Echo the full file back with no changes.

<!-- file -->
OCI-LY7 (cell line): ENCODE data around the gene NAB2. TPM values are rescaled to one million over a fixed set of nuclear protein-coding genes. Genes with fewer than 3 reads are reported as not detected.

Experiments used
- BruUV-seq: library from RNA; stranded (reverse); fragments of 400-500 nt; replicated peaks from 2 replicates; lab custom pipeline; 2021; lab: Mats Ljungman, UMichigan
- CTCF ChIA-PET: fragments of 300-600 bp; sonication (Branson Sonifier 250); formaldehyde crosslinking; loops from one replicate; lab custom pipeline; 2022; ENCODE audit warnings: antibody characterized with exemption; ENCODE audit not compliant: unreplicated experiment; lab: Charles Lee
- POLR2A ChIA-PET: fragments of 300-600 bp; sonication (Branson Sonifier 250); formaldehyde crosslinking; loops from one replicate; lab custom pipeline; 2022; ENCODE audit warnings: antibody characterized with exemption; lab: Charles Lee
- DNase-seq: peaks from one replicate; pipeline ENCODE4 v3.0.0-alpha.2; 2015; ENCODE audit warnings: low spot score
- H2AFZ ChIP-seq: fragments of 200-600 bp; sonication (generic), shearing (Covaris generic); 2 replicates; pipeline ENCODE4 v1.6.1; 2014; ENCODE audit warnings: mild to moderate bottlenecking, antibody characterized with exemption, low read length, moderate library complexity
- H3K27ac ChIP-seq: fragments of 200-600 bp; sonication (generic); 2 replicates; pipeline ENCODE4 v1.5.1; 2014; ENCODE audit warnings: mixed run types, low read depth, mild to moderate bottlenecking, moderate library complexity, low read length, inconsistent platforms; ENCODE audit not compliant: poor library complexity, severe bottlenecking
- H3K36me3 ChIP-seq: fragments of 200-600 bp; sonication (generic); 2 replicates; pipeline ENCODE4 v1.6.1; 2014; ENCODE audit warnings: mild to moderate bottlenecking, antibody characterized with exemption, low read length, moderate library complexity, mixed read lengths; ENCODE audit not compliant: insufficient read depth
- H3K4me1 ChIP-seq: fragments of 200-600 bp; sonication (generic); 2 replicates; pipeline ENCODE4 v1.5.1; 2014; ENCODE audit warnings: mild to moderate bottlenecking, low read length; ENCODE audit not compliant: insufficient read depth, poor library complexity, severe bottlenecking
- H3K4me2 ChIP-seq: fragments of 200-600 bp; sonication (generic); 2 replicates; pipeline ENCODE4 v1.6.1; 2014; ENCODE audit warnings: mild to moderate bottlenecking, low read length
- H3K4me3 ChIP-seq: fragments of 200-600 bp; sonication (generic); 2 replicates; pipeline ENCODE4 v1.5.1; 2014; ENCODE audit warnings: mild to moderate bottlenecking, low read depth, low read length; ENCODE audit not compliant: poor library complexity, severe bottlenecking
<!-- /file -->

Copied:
OCI-LY7 (cell line): ENCODE data around the gene NAB2. TPM values are rescaled to one million over a fixed set of nuclear protein-coding genes. Genes with fewer than 3 reads are reported as not detected.

Experiments used
- BruUV-seq: library from RNA; stranded (reverse); fragments of 400-500 nt; replicated peaks from 2 replicates; lab custom pipeline; 2021; lab: Mats Ljungman, UMichigan
- CTCF ChIA-PET: fragments of 300-600 bp; sonication (Branson Sonifier 250); formaldehyde crosslinking; loops from one replicate; lab custom pipeline; 2022; ENCODE audit warnings: antibody characterized with exemption; ENCODE audit not compliant: unreplicated experiment; lab: Charles Lee
- POLR2A ChIA-PET: fragments of 300-600 bp; sonication (Branson Sonifier 250); formaldehyde crosslinking; loops from one replicate; lab custom pipeline; 2022; ENCODE audit warnings: antibody characterized with exemption; lab: Charles Lee
- DNase-seq: peaks from one replicate; pipeline ENCODE4 v3.0.0-alpha.2; 2015; ENCODE audit warnings: low spot score
- H2AFZ ChIP-seq: fragments of 200-600 bp; sonication (generic), shearing (Covaris generic); 2 replicates; pipeline ENCODE4 v1.6.1; 2014; ENCODE audit warnings: mild to moderate bottlenecking, antibody characterized with exemption, low read length, moderate library complexity
- H3K27ac ChIP-seq: fragments of 200-600 bp; sonication (generic); 2 replicates; pipeline ENCODE4 v1.5.1; 2014; ENCODE audit warnings: mixed run types, low read depth, mild to moderate bottlenecking, moderate library complexity, low read length, inconsistent platforms; ENCODE audit not compliant: poor library complexity, severe bottlenecking
- H3K36me3 ChIP-seq: fragments of 200-600 bp; sonication (generic); 2 replicates; pipeline ENCODE4 v1.6.1; 2014; ENCODE audit warnings: mild to moderate bottlenecking, antibody characterized with exemption, low read length, moderate library complexity, mixed read lengths; ENCODE audit not compliant: insufficient read depth
- H3K4me1 ChIP-seq: fragments of 200-600 bp; sonication (generic); 2 replicates; pipeline ENCODE4 v1.5.1; 2014; ENCODE audit warnings: mild to moderate bottlenecking, low read length; ENCODE audit not compliant: insufficient read depth, poor library complexity, severe bottlenecking
- H3K4me2 ChIP-seq: fragments of 200-600 bp; sonication (generic); 2 replicates; pipeline ENCODE4 v1.6.1; 2014; ENCODE audit warnings: mild to moderate bottlenecking, low read length
- H3K4me3 ChIP-seq: fragments of 200-600 bp; sonication (generic); 2 replicates; pipeline ENCODE4 v1.5.1; 2014; ENCODE audit warnings: mild to moderate bottlenecking, low read depth, low read length; ENCODE audit not compliant: poor library complexity, severe bottlenecking